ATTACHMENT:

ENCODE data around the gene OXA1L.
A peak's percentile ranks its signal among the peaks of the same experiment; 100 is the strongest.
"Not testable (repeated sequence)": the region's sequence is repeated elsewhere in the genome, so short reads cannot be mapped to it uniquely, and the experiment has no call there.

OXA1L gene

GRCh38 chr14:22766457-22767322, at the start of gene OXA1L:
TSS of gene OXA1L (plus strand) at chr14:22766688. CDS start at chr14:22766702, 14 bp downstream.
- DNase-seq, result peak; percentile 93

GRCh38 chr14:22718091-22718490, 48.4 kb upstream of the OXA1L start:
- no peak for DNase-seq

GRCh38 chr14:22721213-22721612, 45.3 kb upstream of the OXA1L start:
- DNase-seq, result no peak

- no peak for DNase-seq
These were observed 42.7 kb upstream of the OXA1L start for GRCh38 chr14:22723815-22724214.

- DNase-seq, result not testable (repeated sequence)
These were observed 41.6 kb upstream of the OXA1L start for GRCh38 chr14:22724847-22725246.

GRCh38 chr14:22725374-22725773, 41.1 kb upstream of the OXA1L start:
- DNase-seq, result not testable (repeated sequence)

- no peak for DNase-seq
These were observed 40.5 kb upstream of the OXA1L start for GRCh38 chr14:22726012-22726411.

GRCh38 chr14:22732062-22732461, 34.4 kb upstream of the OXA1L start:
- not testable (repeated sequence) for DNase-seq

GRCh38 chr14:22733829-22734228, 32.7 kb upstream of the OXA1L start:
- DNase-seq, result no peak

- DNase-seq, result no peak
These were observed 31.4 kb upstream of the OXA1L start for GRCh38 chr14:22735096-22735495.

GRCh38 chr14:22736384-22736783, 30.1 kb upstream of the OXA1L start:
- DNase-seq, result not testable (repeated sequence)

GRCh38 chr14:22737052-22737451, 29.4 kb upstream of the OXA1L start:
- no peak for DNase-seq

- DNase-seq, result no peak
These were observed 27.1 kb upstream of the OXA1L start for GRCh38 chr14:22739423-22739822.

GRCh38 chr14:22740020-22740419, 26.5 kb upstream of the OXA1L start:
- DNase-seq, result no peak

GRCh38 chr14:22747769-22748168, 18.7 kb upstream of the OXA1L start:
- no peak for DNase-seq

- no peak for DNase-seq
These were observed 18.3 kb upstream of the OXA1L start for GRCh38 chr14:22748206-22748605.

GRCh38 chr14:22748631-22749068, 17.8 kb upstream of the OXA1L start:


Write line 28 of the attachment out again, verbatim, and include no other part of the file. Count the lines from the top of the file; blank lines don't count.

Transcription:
GRCh38 chr14:22737052-22737451, 29.4 kb upstream of the OXA1L start: